Wednesday, August 10, 2011

Does genetics play a role in smoking cessation?

Various studies conducted to find out if your genes make it difficult for you to quit smoking, have revealed that that is in fact the truth. Scientists have even discovered three genetic areas that are thought to be associated with your habit of smoking - one is considered to be linked to smoking initiation and one with smoking cessation. The third area, a variant on the chromosome 15, is related to heavy smoking; this is the area that contains the nicotine receptor genes and is related to nicotine dependence.

The findings were concluded by examining the phenotypes of 74,053 people. But the results of this study have yet to translate to a clinical setting. Through this study, the researchers are trying to come to a conclusion wherein the results can be used in the near future to predict the effects of different smoking cessation treatments on different people. But, until this becomes possible, all smokers should be encouraged to quit smoking by whatever means possible. Prescription drugs like Zyban and Chantix varenicline are known to play an important role in smoking cessation.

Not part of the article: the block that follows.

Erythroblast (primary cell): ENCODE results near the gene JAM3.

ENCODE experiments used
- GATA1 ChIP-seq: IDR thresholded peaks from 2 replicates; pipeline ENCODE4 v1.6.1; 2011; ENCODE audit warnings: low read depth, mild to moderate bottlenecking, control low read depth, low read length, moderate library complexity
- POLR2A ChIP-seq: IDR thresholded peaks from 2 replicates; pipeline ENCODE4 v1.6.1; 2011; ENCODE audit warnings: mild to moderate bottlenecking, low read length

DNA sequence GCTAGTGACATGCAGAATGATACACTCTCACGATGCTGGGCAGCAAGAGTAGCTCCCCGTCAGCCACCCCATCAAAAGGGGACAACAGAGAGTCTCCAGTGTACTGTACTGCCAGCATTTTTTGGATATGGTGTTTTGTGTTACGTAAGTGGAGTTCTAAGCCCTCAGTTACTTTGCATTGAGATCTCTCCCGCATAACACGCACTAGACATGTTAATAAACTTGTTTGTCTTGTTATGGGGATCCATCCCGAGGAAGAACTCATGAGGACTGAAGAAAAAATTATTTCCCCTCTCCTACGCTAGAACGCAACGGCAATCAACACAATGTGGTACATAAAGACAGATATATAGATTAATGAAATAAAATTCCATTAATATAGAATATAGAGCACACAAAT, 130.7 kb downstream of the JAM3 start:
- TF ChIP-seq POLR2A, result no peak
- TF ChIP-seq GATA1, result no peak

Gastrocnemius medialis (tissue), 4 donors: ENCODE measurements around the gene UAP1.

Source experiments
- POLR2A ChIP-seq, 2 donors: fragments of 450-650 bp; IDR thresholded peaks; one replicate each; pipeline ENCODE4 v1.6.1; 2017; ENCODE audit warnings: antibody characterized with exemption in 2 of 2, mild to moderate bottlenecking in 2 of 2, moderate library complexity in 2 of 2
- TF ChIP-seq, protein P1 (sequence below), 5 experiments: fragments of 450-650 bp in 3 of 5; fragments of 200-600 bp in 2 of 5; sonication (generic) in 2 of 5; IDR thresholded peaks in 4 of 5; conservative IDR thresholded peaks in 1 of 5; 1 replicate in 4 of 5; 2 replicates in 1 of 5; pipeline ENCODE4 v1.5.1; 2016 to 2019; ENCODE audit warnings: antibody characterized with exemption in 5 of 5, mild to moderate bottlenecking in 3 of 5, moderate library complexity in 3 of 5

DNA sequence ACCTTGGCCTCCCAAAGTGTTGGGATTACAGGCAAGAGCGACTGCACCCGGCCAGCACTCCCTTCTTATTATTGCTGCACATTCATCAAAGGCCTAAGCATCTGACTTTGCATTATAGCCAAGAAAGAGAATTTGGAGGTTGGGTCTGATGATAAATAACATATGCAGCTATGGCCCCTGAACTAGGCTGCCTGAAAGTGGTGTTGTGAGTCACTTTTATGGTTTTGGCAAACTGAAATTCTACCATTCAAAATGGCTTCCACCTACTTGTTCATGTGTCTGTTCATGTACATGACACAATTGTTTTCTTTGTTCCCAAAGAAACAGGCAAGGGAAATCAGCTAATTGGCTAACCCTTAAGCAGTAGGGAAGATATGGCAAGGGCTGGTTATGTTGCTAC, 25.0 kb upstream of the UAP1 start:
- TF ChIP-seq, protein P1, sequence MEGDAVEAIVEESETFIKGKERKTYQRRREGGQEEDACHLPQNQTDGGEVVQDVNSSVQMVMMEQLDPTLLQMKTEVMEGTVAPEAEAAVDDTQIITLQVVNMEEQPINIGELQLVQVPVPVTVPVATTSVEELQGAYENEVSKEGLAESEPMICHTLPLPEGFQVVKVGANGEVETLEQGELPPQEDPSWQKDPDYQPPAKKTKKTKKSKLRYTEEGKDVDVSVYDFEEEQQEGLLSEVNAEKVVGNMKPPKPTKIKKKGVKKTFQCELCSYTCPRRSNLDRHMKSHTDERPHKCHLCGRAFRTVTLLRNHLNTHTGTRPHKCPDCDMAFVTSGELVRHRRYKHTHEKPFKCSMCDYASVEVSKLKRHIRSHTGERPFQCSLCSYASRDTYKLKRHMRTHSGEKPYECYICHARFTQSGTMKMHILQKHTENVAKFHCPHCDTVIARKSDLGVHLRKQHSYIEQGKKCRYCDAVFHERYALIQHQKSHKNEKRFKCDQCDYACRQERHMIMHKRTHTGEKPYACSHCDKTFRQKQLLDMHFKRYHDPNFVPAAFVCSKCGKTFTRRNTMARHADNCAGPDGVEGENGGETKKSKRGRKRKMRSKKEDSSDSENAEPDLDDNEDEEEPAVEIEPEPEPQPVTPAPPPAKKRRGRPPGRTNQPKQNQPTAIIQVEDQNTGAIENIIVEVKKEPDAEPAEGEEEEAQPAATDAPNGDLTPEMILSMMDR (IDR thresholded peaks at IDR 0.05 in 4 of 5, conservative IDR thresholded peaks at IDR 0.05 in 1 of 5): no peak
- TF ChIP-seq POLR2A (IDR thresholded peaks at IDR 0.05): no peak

Quit smoking drugs

Most smoking cessation drugs have nicotine in them, but with the use of Zyban or Chantix varenicline you can avoid nicotine altogether. Both these drugs are prescription medications and therefore caution is mandatory. Available in the form of pills, Zyban received approval in 1996 and ten years later Chantix varenicline was given the go ahead as clinical trials revealed that it effectively combated nicotine addiction.

Chantix varenicline works on the nicotine receptors in the brain, reducing both the physical and mental pleasure received from smoking, as well as the withdrawal symptoms associated with nicotine withdrawal. Zyban is an antidepressant pill that helps control nicotine withdrawal as well as the cravings for nicotine. However both these medications require careful monitoring by your doctor, so that you derive complete benefit from the use of these medications.


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